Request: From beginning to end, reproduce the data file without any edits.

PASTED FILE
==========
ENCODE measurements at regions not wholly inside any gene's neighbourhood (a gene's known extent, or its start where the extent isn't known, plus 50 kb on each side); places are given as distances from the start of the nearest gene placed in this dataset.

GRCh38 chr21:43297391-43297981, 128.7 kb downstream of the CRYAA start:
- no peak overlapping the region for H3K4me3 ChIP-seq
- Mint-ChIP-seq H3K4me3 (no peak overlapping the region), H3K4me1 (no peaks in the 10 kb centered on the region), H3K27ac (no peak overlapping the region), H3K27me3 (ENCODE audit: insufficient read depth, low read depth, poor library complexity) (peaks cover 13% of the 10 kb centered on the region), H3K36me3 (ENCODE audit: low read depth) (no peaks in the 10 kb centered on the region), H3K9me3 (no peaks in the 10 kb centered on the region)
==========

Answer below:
ENCODE measurements at regions not wholly inside any gene's neighbourhood (a gene's known extent, or its start where the extent isn't known, plus 50 kb on each side); places are given as distances from the start of the nearest gene placed in this dataset.

GRCh38 chr21:43297391-43297981, 128.7 kb downstream of the CRYAA start:
- no peak overlapping the region for H3K4me3 ChIP-seq
- Mint-ChIP-seq H3K4me3 (no peak overlapping the region), H3K4me1 (no peaks in the 10 kb centered on the region), H3K27ac (no peak overlapping the region), H3K27me3 (ENCODE audit: insufficient read depth, low read depth, poor library complexity) (peaks cover 13% of the 10 kb centered on the region), H3K36me3 (ENCODE audit: low read depth) (no peaks in the 10 kb centered on the region), H3K9me3 (no peaks in the 10 kb centered on the region)